The E-3 Sentry is an airborne warning and control system (AWACS) aircraft that provides all-weather surveillance, command, control and communications needed by commanders of U.S., NATO and other allied air defense forces. As proven in Operation Allied Force, it is the premier air battle command and control aircraft in the world today.
Engineering, test and evaluation began on the first E-3 Sentry in October 1975. In March 1977 the 552nd Airborne Warning and Control Wing (now 552nd Air Control Wing, Tinker Air Force Base, Okla.), received the first E-3s.
Air Combat Command has 28 E-3s at Tinker, two at Elmendorf AFB, Alaska, and one at Kadena AB, Japan. Pacific Air Forces has four E-3 Sentries assigned to the 961st Airborne Air Control Squadron (AACS), Kadena AB and the 962nd AACS, Elmendorf AFB.
NATO has acquired 17 E-3A's and support equipment. The first E-3 was delivered to NATO in January 1982. The United Kingdom has seven E-3s, France has four, and Saudi Arabia has five. Japan has four 767 AWACS.
E-3 Sentry aircraft were among the first to deploy during Operation Desert Shield where they immediately established an around-the-clock radar screen to defend against Iraqi aggression. During Desert Storm, E-3s flew more than 400 missions and logged more than 5,000 hours of on-station time. They provided radar surveillance and control to more than 120,000 coalition sorties. In addition to providing senior leadership with time-critical information on the actions of enemy forces, E-3 controllers assisted in 38 of the 40 air-to-air kills recorded during the conflict.
The data collection capability of the E-3 radar and computer subsystems allowed an entire air war to be recorded for the first time in the history of aerial warfare.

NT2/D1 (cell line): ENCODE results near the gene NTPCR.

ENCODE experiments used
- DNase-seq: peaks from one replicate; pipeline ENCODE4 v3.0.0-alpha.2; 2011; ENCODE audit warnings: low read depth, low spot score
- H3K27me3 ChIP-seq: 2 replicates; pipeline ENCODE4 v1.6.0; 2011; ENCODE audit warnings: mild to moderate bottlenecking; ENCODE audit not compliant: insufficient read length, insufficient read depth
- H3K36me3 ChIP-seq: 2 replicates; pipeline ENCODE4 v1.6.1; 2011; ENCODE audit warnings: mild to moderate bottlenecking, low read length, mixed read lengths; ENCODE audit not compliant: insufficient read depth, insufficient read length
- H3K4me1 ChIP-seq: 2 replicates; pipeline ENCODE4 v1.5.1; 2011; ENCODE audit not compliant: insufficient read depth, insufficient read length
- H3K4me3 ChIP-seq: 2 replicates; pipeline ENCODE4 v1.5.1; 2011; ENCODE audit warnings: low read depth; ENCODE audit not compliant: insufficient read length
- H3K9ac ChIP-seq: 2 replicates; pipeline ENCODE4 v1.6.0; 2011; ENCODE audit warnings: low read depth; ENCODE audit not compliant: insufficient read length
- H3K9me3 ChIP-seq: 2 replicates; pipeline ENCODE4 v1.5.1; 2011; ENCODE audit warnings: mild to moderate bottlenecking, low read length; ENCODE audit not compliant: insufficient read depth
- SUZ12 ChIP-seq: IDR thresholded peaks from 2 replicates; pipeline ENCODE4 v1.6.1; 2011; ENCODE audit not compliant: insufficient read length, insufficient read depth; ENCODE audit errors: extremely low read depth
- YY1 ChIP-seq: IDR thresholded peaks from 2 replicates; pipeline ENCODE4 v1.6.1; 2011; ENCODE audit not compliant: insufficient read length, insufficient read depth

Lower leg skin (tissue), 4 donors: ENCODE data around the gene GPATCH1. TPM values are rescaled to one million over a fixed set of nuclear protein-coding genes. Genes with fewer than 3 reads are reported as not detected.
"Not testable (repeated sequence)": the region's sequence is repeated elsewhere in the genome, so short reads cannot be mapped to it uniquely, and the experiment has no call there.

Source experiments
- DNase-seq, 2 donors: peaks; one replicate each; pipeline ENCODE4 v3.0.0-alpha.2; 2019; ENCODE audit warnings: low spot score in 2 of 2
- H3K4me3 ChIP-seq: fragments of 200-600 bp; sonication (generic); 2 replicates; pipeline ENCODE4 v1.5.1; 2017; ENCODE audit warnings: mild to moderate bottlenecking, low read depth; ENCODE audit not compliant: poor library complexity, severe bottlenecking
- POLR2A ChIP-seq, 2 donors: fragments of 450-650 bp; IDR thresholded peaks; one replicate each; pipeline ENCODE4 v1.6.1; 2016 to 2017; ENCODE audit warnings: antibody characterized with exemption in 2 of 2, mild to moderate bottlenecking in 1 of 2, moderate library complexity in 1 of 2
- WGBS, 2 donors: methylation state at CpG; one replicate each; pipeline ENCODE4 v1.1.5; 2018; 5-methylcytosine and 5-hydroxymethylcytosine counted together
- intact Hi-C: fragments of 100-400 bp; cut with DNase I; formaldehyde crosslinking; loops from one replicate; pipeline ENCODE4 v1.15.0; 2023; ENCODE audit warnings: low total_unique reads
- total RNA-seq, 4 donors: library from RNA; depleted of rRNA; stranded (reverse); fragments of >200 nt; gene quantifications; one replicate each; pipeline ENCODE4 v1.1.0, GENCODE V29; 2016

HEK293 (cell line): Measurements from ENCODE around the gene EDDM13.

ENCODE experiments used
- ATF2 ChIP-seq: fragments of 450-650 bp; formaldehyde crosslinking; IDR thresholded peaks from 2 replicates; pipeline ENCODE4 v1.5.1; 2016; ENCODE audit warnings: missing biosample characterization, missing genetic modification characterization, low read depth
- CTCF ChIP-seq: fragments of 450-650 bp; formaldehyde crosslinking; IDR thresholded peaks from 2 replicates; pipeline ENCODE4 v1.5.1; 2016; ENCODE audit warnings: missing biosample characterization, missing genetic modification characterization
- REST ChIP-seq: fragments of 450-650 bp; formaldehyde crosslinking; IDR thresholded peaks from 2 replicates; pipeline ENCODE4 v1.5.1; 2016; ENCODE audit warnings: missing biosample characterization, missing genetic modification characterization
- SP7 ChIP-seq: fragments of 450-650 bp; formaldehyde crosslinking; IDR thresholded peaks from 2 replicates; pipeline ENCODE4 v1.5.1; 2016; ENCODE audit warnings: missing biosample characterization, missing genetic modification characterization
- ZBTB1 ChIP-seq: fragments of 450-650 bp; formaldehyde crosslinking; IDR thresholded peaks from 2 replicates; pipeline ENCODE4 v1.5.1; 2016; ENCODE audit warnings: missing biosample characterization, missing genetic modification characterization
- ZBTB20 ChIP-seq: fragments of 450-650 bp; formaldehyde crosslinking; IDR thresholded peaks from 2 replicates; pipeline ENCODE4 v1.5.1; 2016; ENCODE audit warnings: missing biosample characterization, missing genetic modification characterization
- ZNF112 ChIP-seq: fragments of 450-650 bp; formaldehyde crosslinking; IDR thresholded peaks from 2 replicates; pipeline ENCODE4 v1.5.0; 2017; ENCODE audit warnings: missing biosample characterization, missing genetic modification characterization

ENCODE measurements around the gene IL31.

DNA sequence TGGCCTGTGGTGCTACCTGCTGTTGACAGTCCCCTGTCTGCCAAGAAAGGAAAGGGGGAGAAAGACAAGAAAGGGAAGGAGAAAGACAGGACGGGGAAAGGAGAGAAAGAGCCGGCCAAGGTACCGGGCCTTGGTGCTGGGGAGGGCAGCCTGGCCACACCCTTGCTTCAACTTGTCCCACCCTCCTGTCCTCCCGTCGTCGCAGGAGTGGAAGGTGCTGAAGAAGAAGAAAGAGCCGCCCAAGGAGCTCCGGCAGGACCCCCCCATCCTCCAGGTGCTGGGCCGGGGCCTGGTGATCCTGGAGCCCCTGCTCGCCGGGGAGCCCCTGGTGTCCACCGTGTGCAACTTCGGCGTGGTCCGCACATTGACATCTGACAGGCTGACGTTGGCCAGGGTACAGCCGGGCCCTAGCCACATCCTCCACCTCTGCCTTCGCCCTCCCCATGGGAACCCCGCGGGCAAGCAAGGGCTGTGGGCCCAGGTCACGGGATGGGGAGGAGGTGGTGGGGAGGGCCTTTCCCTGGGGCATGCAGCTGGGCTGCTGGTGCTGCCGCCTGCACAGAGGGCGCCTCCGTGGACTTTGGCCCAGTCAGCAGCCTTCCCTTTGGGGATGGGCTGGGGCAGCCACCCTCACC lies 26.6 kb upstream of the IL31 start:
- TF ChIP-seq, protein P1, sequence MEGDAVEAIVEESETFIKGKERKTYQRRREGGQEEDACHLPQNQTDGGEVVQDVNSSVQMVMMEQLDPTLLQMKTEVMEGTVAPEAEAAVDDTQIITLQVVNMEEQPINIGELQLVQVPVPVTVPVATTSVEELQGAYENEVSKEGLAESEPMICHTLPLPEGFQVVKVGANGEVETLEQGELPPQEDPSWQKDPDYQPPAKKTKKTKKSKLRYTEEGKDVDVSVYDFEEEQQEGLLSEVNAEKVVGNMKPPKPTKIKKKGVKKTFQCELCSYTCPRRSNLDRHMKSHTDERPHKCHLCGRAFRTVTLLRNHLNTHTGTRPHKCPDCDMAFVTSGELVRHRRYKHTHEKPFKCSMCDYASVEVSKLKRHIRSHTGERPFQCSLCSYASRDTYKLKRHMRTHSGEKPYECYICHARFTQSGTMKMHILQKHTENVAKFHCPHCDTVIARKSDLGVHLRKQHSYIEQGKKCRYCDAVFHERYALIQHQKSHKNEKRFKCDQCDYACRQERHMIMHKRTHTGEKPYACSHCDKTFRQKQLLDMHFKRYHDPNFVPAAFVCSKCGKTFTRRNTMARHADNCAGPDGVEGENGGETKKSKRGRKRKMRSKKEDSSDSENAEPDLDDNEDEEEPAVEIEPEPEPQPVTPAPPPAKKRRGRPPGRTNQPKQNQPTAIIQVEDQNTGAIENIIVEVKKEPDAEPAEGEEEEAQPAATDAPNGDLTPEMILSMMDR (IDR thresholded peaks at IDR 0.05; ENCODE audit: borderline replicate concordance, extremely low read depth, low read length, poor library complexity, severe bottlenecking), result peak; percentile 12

In March 1996, the Air Force activated the 513th Air Control Group, an AWACS Reserve Associate Program unit, which performs duties on active-duty aircraft.
During the spring of 1999, the first AWACS aircraft went through the Radar System Improvement Program. RSIP is a joint U.S./NATO development program that involves a major hardware and software-intensive modification to the existing radar system. Installation of RSIP will enhance the operational capability of the E-3 radar electronic counter-measures, and dramatically improve the system's reliability, maintainability and availability. U.S. installation is RSIP is scheduled for completion in fiscal 2004.
The E-3 Sentry is a modified Boeing 707/320 commercial airframe with a rotating radar dome. The dome is 30 feet (9.1 meters) in diameter, six feet (1.8 meters) thick, and is held 14 feet (4.2 meters) above the fuselage by two struts. It contains a radar subsystem that permits surveillance from the Earth's surface up into the stratosphere, over land or water. The radar has a range of more than 250 miles (375.5 kilometers) for low-flying targets and farther for aerospace vehicles flying at medium to high altitudes. The radar combined with an identification friend or foe subsystem can look down to detect, identify and track enemy and friendly low-flying aircraft by eliminating ground clutter returns that confuse other radar systems.